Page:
Researchers at the University of Exeter have identified the symptoms of depression that are most likely linked to poor parenting.
Although the link between depression and poor parenting has already been identified, this is the first time that researchers have reviewed a variety of studies in order to identify the reasons behind parenting difficulties.
“We have looked at a wide range of research studies and identified multiple factors that link depression in adults to difficulties in their parenting role,” said Lamprini Psychogiou, Ph.D.
“This work will help identify areas in which future research is necessary in order to develop interventions that will prevent mental health issues from being transmitted from one generation to the next. We hope that this will go some way towards helping both depressed parents and their children.”
Depression, sometimes referred to as clinical depression, is a serious mental disorder characterized by overwhelming, daily feelings of sadness, a low mood, lack of energy, sleep and eating disturbances, and an inability to take pleasure in things that normal a person would enjoy. The symptoms must be present for two weeks or longer before it can be diagnosed.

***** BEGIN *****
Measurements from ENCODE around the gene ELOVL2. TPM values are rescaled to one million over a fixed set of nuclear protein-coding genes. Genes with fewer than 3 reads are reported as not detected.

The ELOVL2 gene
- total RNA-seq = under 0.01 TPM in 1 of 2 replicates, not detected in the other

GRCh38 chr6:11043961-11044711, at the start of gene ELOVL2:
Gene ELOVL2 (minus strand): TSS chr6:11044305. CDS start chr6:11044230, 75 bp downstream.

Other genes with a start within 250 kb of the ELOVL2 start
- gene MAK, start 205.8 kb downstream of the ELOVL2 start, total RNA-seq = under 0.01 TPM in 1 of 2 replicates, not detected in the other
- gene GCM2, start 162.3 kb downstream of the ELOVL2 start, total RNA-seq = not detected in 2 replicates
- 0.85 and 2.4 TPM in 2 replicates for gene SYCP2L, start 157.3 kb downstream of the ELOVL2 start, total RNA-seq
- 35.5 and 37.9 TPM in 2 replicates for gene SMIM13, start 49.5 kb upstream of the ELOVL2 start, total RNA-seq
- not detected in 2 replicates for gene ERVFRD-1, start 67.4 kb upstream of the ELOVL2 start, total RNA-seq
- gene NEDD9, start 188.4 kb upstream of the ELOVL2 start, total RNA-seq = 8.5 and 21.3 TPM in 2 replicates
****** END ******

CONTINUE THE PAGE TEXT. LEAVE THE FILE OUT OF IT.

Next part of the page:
The editorial, published in the journal Psychological Medicine, reveals that parents who suffer from depression might be emotionally unavailable and, because of this, feel shame and guilt surrounding their role as a parent.
The findings also show that a depressed parent may have difficulties with memory (a common symptom of depression), and this might affect their ability to set goals for their child at the appropriate developmental stage.
In the weeks after birth, a mother’s interaction with her baby leads to structural changes in the brain that allow her to better respond to the needs of the infant. New fathers may also experience these changes.
If depressed parents have not had optimal and frequent interactions with their babies, they may not develop these brain changes, resulting in parenting problems that can ultimately lead to a child with behavioral problems.
The findings could lead to better interventions designed to prevent depression and other mental health disorders from being passed from parent to child.
Future research will test the mechanisms that link depression in adults with the difficulties they may have with parenting. A better understanding of these processes will assist the development of more specific and potentially more successful treatments.
Source: University of Exeter.
This article first appeared on Psych Central on 19 October, 2013.